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Tips on Caring for Your Older Parents

If you’re someone who has older parents (70+), you’re probably getting to the point in your life where you worry about them. Age is just a number, but we all know 70s is the time daily challenges can start to occur (cognitive decline, general weakness, balance problems, etc.)

Of course, age is not always an indicator of health. There are many older adults that are living an active, healthy life, but it is important to note that age can exacerbate certain illnesses and health problems.

There are many questions you may have when a parent’s health starts to decline:

  • Do they move in with me?
  • Do I hire a caregiver?
  • Can they afford help? Can we?
  • Do I put them in an assisted living home?

It can be extremely overwhelming, especially if you don’t live near them, or you have a family and a job and aren’t able to give as much time and attention during this process as you’d like.

Many people only face this kind of situation when it’s staring them in the face. There’s not a handbook for how to handle when your parent’s health declines, and no one teaches it to you in school.

I want to talk about the best steps to take when you have to make the decision on what to do when your parent’s health declines- for both you and your parent.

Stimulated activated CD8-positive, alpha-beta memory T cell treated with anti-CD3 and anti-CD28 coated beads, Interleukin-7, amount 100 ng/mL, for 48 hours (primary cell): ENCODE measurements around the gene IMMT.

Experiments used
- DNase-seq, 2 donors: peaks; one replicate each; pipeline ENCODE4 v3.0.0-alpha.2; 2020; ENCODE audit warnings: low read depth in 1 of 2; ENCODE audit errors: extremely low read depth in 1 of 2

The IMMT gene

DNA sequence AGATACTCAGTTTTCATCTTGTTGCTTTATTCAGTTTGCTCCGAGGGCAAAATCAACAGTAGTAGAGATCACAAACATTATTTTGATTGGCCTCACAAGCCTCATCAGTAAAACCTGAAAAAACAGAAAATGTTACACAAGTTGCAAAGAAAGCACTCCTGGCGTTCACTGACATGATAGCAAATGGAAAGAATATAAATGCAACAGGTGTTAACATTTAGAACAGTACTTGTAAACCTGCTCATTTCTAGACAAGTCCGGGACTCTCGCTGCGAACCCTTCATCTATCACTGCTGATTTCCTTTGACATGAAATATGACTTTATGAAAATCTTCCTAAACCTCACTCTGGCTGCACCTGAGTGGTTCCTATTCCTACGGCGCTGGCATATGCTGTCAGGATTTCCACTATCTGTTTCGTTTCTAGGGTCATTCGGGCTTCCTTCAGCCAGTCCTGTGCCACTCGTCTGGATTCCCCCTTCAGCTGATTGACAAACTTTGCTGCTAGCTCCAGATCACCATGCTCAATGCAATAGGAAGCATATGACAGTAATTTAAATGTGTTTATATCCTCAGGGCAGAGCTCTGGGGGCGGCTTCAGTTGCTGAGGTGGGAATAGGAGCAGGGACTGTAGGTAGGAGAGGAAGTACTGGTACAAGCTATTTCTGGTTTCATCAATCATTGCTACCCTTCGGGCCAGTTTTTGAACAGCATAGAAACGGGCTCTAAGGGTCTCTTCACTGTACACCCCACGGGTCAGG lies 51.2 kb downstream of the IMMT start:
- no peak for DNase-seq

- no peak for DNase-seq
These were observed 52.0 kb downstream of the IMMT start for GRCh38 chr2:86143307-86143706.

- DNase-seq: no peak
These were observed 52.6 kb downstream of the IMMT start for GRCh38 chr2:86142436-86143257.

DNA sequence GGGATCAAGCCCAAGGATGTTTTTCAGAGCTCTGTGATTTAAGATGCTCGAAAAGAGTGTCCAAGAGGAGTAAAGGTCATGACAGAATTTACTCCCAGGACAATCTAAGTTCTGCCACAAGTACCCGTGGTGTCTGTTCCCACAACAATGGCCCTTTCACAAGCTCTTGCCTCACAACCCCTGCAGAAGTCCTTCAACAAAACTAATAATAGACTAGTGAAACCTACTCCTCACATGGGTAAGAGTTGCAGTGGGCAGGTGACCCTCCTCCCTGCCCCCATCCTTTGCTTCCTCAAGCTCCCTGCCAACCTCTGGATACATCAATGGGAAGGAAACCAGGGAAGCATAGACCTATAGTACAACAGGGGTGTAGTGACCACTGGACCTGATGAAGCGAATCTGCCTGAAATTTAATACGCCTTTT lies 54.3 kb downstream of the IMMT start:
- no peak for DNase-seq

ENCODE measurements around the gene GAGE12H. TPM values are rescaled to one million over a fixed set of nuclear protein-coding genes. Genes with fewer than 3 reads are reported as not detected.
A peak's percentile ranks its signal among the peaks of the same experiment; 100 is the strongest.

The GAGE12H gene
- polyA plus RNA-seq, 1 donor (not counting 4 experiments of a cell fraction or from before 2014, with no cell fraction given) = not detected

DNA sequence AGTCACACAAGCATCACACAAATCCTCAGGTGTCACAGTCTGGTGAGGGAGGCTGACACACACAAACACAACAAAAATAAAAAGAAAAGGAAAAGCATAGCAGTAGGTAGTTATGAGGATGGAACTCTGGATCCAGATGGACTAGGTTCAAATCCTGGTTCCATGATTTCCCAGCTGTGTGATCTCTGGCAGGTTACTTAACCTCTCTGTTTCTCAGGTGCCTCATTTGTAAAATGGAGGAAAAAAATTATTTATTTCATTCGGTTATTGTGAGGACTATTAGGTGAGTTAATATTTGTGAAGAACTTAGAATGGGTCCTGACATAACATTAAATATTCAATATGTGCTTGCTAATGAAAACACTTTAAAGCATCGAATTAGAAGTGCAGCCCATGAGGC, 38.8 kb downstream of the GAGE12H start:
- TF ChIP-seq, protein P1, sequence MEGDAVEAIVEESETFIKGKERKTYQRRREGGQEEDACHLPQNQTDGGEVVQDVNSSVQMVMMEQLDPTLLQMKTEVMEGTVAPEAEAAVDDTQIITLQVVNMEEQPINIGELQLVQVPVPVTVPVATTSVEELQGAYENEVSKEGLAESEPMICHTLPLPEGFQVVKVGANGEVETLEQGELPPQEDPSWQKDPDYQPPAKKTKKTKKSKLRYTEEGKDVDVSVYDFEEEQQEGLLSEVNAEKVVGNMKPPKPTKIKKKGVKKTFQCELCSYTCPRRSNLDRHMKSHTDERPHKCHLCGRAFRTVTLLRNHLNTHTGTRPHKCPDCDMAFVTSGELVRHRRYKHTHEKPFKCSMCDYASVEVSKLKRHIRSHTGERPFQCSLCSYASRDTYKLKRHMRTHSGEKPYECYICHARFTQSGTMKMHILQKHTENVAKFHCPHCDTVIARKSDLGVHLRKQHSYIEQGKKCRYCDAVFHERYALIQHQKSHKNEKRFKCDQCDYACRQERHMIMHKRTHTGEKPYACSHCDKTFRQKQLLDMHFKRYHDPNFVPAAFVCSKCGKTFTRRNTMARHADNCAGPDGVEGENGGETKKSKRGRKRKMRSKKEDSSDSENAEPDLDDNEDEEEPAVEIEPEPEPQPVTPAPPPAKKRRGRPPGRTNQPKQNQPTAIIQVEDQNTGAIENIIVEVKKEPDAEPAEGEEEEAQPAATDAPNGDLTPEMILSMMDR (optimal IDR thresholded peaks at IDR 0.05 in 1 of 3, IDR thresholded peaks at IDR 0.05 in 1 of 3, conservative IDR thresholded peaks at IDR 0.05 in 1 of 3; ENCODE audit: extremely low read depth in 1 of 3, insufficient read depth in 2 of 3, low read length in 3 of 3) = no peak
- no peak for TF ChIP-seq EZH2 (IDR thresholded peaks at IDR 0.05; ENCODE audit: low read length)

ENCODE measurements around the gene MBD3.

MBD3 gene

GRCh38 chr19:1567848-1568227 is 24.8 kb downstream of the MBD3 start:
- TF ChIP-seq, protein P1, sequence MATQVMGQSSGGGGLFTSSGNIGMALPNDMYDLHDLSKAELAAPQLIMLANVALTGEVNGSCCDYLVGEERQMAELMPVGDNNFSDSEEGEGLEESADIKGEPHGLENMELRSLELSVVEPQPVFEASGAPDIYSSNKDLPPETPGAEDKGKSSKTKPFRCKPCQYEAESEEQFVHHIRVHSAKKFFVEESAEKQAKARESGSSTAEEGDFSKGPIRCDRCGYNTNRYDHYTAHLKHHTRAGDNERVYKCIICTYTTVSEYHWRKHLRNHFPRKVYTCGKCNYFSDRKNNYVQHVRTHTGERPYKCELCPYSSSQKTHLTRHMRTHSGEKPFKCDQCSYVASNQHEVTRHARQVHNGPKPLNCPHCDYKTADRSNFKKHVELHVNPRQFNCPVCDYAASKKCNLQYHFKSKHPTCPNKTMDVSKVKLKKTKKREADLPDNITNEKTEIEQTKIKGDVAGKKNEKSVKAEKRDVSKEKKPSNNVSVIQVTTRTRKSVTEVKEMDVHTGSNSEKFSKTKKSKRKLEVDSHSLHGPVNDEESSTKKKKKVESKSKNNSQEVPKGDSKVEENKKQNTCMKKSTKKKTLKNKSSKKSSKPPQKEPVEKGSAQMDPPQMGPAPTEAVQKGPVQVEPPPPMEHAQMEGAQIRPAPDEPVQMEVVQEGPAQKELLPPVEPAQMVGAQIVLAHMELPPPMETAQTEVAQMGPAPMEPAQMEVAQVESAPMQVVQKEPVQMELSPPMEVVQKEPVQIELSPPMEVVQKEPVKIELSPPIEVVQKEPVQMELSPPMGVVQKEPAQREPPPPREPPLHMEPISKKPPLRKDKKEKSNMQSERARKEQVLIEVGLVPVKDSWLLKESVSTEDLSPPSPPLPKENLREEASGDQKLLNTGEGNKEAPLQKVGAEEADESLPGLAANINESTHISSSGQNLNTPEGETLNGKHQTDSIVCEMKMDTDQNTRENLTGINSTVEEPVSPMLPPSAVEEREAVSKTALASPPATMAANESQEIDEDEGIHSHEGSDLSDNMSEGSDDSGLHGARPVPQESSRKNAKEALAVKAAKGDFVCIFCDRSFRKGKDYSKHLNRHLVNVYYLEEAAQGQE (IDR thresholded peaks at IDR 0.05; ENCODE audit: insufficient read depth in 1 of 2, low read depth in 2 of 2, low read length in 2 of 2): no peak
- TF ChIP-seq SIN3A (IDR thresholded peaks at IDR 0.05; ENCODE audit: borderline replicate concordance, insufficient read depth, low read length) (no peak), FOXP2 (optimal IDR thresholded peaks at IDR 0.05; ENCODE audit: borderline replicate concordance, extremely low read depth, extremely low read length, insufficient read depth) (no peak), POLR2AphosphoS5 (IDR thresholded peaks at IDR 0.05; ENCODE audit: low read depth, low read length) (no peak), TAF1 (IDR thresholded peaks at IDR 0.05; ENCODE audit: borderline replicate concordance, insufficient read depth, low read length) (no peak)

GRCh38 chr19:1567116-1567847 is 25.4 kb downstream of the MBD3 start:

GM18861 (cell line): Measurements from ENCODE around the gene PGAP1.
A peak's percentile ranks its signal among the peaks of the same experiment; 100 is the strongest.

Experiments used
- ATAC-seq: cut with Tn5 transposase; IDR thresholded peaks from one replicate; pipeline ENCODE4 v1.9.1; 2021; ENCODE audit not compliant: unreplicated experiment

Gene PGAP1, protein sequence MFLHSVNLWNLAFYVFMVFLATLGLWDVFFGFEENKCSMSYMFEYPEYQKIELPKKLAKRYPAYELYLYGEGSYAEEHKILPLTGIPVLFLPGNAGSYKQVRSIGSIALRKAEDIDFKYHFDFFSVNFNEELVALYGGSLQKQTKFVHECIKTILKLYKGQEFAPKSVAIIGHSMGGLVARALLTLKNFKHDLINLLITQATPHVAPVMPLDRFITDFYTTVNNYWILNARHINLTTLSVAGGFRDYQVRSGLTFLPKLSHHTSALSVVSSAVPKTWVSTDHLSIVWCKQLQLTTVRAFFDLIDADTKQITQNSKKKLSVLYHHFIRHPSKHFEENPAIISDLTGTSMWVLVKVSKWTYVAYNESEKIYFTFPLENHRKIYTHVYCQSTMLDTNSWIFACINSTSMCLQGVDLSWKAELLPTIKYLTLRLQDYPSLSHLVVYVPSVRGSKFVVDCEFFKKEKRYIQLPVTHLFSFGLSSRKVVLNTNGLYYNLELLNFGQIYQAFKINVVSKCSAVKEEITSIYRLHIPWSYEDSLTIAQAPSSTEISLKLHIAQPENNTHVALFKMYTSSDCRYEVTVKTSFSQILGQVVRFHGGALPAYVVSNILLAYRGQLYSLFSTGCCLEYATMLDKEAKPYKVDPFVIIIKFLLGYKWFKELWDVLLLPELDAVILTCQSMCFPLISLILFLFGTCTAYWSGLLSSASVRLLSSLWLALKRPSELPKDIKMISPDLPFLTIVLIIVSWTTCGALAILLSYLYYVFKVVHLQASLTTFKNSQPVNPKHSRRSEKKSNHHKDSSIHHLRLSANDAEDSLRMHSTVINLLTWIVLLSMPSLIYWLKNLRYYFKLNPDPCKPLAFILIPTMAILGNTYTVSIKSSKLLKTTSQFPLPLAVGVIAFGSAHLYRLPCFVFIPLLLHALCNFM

Here is some advice on what to do when you have to start making these decisions:

  1. First, take a breath. Remain calm and level-headed so you can make the best decision for your parent, but also for yourself.
  2. Consult with a Doctor or Specialist. Whatever kind of doctor your parent uses, make sure you consult with them. It’s important you understand the problem and get expert advice, but also you have to do what you’re able to, so be honest. Tell them the whole situation (financial, emotional, etc.) and they will aide you in deciding.
  3. Ask for help/advice. It’s hard for many people to ask others for help, especially when it’s a family matter. If you have other family members or friends you can lean on, do. Chances are someone you know has gone through caring for their older parent before and can offer insight if it’s all new to you.
  4. Be realistic. There is a difference in doing what is best and doing what you’re capable of. When talking with your doctor, be honest with yourself and your parent about the situation. If you’re not, you make decisions based on different circumstances and it’s bound to come back to bite you and your parent later.